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Orig. title: DIVSI U9-Studie – Kinder in der digitalen Welt

Engl. transl.: DIVSI U9-study – Children in the digital world


Children media usage internet media literacy

Publication details

Year: 2015
Issued: 2015
Language: German
Authors: Deutsches Institut für Vertrauen und Sicherheit im Internet (DIVSI)
Type: Report and working paper
Topics: Internet usage, practices and engagement; Literacy and skills
Sample: First (qualitative) phase: 17 explorative interviews with parents + 3 focus groups with teachers and educators Second (qualitative) phase: 28 ethnographic in-home interviews with families Third (quantitative) phase: n = 1.832 parents + n = 1.029 children aged 6 to 8 (representative)
Implications For Parents About: Parental practices / parental mediation; Parental digital literacy ; Parenting guidance / support
Implications For Educators About: Digital citizenship


Are children allowed to access the internet (unsupervised)? Should parents let their children go on the internet at all, let alone guide them there? If yes - at what age? For how long? And: What are children actually doing on the internet? Questions of this kind are the focus of current public discussion. The DIVSI U9 study presented here provides scientifically substantiated answers to these questions. The study focuses on children between 3 and 8 years of age. It thus offers a consistent supplement to the findings from our U25 study, which researched the behaviour of 9 to 24-year-olds in the digital world and their attitudes towards it. The distinctive feature of this study is that children got a chance to speak. It was not just parents, educators and teachers who were interviewed. The study was conducted in cooperation with experts from the renowned SINUS Institute in Heidelberg. We wanted to know, ...if, when and how children come into contact with digital media and the internet, ...who accompanies them, ...what skills they acquire and what skills they need, ...what role parents, but also people and institutions outside the family, play, ...what importance parents, educators and teachers attribute to the internet for the children's future and ...what opportunities and risks are perceived. Perhaps the most important finding is that the question of "whether" has been settled in practice and is out of touch with reality. Children already move independently in the digital world. Around 1.2 million 3- to 8-year-olds are regularly online. Children who cannot read and write yet recognise corresponding symbols that enable them to call up web offers. In general, it can be said that almost all children have a fundamental interest in digital media. Differences in income do not influence whether children use game consoles, smartphones and computers or laptops. The DIVSI U9 study provides a variety of facts that can provide new perspectives and approaches for the development of appropriate measures.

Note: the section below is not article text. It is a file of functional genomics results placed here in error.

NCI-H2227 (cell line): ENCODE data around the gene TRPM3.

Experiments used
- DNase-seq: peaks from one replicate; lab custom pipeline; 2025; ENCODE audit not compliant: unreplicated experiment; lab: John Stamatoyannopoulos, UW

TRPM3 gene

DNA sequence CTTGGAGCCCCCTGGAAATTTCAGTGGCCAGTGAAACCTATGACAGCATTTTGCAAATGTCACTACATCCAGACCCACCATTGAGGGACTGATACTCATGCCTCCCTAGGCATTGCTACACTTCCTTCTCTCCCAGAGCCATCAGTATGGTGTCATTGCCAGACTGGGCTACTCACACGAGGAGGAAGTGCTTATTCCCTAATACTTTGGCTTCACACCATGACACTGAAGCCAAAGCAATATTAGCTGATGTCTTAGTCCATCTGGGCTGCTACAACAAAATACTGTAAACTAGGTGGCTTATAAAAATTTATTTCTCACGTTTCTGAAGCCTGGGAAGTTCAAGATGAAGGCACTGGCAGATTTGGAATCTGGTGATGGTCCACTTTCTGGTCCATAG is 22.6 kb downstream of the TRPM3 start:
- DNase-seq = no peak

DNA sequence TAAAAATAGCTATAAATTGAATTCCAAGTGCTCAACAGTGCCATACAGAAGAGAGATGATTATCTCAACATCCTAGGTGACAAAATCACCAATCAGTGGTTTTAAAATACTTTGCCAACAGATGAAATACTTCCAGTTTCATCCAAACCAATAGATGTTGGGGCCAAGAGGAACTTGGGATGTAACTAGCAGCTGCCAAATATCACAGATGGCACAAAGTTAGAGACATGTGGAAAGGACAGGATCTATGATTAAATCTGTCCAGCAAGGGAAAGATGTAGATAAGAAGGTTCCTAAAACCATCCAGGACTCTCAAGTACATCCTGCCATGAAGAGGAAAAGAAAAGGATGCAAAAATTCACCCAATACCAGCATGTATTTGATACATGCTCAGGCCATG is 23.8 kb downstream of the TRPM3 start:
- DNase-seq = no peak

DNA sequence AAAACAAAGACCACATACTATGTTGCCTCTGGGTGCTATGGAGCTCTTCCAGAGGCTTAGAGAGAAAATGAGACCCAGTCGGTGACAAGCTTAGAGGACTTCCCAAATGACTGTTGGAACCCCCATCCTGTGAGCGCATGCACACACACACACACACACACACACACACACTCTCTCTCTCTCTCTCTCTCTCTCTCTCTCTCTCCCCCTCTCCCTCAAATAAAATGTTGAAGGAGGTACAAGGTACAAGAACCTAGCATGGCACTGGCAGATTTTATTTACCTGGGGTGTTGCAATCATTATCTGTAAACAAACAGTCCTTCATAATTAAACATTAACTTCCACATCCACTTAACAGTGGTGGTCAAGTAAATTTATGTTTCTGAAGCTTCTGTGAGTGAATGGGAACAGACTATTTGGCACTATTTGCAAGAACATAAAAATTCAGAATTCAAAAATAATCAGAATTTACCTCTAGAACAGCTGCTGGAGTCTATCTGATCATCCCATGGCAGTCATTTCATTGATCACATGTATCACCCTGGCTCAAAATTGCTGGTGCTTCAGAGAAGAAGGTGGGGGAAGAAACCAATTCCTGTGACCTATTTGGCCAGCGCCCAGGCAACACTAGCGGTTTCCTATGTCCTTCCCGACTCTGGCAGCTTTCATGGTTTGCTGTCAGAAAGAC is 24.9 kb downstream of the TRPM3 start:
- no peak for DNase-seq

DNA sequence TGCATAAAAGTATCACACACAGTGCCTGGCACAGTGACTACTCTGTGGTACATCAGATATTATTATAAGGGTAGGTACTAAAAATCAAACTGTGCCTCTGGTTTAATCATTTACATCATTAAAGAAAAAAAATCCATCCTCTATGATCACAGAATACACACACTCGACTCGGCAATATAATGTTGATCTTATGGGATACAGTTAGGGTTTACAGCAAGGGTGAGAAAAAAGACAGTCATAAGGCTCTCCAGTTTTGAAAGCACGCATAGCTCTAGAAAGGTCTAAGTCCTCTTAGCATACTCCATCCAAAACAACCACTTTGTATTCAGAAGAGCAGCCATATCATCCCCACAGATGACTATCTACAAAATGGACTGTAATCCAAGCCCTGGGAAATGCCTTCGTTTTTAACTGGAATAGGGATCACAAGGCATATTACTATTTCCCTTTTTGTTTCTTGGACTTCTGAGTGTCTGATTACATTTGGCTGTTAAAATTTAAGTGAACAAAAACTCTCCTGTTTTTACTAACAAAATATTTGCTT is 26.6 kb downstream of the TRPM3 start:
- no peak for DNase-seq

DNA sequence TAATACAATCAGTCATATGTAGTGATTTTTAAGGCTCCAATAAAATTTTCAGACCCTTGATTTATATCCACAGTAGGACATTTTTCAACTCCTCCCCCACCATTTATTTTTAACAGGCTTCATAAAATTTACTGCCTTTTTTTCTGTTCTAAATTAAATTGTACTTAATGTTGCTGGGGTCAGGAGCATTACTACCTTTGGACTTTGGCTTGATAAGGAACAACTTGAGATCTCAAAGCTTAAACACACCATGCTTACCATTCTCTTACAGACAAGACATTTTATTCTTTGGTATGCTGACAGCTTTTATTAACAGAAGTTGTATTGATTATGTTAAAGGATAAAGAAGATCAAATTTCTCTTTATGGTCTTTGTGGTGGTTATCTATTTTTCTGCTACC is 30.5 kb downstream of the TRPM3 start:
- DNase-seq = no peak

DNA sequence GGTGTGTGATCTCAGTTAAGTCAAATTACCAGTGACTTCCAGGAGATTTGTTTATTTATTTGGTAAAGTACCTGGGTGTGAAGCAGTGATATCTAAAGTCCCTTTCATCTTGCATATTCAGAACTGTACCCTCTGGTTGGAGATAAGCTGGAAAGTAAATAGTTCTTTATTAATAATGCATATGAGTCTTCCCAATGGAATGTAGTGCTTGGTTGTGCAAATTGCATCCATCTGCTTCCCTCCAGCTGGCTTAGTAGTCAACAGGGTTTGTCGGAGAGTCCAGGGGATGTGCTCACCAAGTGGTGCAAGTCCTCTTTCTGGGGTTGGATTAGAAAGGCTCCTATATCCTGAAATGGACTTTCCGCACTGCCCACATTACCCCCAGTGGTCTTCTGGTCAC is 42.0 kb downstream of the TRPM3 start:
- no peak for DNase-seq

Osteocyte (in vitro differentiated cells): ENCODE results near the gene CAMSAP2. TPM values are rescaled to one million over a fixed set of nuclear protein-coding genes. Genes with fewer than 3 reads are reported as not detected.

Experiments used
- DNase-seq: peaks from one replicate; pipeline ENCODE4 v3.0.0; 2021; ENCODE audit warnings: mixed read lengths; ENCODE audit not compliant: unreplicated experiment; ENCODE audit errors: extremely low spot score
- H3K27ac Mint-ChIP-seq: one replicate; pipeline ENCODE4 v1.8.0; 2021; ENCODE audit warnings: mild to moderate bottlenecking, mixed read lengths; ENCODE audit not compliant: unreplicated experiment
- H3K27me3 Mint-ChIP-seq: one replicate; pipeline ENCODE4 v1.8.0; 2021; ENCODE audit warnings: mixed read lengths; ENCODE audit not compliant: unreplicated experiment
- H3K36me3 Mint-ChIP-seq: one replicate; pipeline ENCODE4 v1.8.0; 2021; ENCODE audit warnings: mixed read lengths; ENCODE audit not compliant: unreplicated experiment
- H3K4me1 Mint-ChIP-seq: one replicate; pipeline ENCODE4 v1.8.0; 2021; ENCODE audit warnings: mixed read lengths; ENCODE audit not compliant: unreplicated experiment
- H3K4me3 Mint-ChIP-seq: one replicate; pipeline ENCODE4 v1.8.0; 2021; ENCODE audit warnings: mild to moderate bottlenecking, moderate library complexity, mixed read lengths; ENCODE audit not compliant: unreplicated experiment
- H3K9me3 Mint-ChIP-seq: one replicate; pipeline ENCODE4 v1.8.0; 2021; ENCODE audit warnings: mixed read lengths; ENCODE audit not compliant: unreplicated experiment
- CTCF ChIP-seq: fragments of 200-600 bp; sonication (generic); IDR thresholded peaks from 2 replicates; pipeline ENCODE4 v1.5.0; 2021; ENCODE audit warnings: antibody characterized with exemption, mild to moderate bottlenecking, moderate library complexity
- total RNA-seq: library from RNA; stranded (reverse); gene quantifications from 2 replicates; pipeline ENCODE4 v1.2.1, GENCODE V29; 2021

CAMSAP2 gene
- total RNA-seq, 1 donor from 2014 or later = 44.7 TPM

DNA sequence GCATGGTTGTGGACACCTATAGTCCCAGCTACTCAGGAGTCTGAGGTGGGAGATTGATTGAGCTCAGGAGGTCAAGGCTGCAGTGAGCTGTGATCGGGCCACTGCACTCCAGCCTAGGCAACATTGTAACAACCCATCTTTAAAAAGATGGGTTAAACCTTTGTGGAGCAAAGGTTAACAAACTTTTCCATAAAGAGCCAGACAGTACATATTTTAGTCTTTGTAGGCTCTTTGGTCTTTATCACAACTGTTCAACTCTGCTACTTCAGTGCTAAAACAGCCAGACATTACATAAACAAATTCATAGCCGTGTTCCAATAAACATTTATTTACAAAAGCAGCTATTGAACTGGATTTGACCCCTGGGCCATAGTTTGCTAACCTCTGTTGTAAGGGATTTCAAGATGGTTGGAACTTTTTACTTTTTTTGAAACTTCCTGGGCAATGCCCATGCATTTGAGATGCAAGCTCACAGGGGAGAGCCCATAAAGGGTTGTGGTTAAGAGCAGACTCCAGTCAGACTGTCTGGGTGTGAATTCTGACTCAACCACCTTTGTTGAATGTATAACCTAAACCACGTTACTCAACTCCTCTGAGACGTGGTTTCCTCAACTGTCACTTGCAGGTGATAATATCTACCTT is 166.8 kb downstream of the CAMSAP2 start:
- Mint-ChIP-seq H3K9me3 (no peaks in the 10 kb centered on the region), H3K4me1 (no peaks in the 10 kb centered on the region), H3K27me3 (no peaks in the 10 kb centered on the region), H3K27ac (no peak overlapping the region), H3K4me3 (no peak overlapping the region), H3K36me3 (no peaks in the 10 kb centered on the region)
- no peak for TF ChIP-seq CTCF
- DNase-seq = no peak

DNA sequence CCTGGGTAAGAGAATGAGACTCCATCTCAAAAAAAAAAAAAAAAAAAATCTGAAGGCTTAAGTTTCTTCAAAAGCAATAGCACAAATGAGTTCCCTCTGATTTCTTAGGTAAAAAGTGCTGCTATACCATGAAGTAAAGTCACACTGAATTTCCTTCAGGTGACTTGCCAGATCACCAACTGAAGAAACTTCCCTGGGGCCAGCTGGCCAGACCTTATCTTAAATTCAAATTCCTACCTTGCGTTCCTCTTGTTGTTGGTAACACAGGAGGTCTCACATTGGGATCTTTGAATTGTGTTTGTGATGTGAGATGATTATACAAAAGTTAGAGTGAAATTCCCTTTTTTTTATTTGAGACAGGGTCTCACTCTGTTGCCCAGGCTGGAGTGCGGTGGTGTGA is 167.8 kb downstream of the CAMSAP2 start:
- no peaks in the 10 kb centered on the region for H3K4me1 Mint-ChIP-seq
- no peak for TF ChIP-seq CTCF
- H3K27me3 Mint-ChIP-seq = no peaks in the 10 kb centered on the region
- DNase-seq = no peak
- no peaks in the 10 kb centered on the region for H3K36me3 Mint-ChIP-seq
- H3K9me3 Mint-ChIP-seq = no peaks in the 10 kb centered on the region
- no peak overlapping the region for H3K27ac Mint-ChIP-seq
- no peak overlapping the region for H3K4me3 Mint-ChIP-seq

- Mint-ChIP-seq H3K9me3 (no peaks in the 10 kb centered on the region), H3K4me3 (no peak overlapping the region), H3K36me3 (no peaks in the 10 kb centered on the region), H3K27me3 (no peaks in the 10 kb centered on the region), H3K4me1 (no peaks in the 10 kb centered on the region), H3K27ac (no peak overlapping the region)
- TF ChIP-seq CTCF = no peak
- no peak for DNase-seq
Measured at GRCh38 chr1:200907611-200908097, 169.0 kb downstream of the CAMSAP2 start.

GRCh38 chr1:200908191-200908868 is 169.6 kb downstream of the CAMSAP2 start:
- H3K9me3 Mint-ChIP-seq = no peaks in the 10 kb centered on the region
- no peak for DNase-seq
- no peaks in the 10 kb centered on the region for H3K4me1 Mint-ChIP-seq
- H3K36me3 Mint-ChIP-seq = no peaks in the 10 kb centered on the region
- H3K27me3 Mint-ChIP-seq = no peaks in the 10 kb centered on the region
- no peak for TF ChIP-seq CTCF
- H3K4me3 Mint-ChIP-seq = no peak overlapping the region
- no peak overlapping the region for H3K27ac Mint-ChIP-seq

Main results: - "For young children, the internet is already gaining relevant significance in their everyday life. Even the youngest children are occasionally online; internet use intensifies rapidly from then on. - The digital equipment of children and their access to digital media and the internet are - despite enormous income differences of the parents - not a question of money. - Equal conditions are only necessary, but not sufficient conditions for internet access. Whether children are (allowed to) go online at all depends on the parents' digital environment, i.e. their level of digitalisation and their attitude towards digital media. - How children interact with digital media in practice and what they do on the internet differs above all per their parents' level of formal education. - The vast majority of parents (65 per cent) perceive opportunities in the use of digital media and the internet for their children, especially when it comes to ensuring their social participation. - From the parents' point of view, the risks of the internet outweigh the perceived opportunities. Two-thirds of the parents of 3- to 8-year-olds forbid their children to go online. - For parents, security issues in the context of the Internet play an increasingly important role as children get older. However, the use of concrete security measures does not increase proportionally. - When it comes to teaching children how to use the internet competently, parents see themselves as the main responsible parties. Nevertheless, they show uncertainty when it comes to concrete challenges and (educational) decisions in the digitalised everyday life of the family." (DIVSI 2015, 16-18; translated by the coder)

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